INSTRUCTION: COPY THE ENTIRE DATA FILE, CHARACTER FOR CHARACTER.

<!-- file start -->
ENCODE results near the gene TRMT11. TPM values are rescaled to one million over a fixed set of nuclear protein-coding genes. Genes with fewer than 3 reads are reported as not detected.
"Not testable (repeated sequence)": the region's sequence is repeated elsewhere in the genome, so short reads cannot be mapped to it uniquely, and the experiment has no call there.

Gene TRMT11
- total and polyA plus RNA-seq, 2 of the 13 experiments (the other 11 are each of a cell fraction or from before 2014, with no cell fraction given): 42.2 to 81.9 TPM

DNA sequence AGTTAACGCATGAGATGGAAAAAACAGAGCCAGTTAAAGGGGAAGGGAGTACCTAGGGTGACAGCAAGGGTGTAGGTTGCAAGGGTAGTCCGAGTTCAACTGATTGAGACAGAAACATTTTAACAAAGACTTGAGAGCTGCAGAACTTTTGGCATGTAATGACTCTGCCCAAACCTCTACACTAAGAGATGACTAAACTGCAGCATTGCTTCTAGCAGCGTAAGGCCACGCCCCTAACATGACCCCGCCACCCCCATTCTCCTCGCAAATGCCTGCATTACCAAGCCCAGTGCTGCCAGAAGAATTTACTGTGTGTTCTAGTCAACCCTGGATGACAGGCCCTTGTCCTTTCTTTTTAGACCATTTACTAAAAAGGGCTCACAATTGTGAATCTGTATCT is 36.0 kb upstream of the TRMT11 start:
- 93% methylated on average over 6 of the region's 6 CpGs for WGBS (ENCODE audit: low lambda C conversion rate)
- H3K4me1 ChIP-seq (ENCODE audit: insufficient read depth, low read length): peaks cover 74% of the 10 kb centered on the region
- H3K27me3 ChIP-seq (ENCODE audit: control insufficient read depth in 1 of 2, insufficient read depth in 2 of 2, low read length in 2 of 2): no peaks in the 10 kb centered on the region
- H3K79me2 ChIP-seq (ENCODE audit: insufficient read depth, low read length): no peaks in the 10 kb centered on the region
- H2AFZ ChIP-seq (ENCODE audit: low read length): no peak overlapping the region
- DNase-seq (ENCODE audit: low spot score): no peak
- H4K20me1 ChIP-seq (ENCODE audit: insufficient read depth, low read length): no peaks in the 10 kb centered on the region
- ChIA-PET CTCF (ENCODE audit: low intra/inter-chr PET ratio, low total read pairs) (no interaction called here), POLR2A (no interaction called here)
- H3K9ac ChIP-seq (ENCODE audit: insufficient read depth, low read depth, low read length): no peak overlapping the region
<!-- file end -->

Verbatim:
ENCODE results near the gene TRMT11. TPM values are rescaled to one million over a fixed set of nuclear protein-coding genes. Genes with fewer than 3 reads are reported as not detected.
"Not testable (repeated sequence)": the region's sequence is repeated elsewhere in the genome, so short reads cannot be mapped to it uniquely, and the experiment has no call there.

Gene TRMT11
- total and polyA plus RNA-seq, 2 of the 13 experiments (the other 11 are each of a cell fraction or from before 2014, with no cell fraction given): 42.2 to 81.9 TPM

DNA sequence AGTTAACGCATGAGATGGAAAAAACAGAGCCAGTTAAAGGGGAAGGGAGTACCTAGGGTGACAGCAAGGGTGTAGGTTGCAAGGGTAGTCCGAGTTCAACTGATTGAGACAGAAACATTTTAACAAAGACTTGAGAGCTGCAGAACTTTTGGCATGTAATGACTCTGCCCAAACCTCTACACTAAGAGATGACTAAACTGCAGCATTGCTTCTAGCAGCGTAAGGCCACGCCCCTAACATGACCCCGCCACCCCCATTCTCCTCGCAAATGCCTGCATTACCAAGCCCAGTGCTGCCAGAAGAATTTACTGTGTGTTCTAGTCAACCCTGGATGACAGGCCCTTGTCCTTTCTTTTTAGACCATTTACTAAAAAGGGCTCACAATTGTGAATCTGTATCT is 36.0 kb upstream of the TRMT11 start:
- 93% methylated on average over 6 of the region's 6 CpGs for WGBS (ENCODE audit: low lambda C conversion rate)
- H3K4me1 ChIP-seq (ENCODE audit: insufficient read depth, low read length): peaks cover 74% of the 10 kb centered on the region
- H3K27me3 ChIP-seq (ENCODE audit: control insufficient read depth in 1 of 2, insufficient read depth in 2 of 2, low read length in 2 of 2): no peaks in the 10 kb centered on the region
- H3K79me2 ChIP-seq (ENCODE audit: insufficient read depth, low read length): no peaks in the 10 kb centered on the region
- H2AFZ ChIP-seq (ENCODE audit: low read length): no peak overlapping the region
- DNase-seq (ENCODE audit: low spot score): no peak
- H4K20me1 ChIP-seq (ENCODE audit: insufficient read depth, low read length): no peaks in the 10 kb centered on the region
- ChIA-PET CTCF (ENCODE audit: low intra/inter-chr PET ratio, low total read pairs) (no interaction called here), POLR2A (no interaction called here)
- H3K9ac ChIP-seq (ENCODE audit: insufficient read depth, low read depth, low read length): no peak overlapping the region